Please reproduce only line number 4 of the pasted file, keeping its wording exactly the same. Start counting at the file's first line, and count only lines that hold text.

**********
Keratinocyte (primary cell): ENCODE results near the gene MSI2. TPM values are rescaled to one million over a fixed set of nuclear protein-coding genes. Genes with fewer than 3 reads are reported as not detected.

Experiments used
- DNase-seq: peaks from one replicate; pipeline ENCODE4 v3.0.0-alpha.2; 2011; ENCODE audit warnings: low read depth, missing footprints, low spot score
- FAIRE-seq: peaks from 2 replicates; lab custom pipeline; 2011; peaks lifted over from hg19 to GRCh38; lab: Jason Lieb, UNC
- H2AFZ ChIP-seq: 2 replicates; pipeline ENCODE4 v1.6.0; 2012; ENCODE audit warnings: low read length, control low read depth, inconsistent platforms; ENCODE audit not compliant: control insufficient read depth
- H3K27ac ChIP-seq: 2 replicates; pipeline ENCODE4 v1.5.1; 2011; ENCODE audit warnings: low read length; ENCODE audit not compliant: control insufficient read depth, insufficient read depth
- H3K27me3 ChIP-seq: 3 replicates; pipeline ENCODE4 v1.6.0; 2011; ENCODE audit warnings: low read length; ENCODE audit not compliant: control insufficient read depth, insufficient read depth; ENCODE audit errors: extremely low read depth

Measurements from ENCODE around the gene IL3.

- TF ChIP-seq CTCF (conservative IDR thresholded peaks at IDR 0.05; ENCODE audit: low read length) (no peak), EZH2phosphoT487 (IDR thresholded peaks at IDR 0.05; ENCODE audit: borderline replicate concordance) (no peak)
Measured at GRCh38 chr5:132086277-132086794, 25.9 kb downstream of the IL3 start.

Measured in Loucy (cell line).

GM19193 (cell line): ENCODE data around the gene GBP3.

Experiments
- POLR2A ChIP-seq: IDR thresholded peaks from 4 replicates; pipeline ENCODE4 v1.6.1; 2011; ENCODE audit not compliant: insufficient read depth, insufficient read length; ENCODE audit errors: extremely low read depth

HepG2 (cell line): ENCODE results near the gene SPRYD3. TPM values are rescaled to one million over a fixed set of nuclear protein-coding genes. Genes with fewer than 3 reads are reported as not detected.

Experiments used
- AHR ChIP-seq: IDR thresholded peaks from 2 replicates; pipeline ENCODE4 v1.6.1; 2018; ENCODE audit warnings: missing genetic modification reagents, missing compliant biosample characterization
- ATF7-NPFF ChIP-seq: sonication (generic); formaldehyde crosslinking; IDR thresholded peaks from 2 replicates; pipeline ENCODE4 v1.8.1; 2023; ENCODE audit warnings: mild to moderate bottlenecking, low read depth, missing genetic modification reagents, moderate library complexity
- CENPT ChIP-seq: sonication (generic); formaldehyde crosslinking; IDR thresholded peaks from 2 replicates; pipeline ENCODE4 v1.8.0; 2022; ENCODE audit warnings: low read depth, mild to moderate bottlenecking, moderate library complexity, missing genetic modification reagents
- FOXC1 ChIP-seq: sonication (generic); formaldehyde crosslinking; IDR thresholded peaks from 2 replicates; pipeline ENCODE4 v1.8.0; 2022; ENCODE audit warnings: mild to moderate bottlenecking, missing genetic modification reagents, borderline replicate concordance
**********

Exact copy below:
- FAIRE-seq: peaks from 2 replicates; lab custom pipeline; 2011; peaks lifted over from hg19 to GRCh38; lab: Jason Lieb, UNC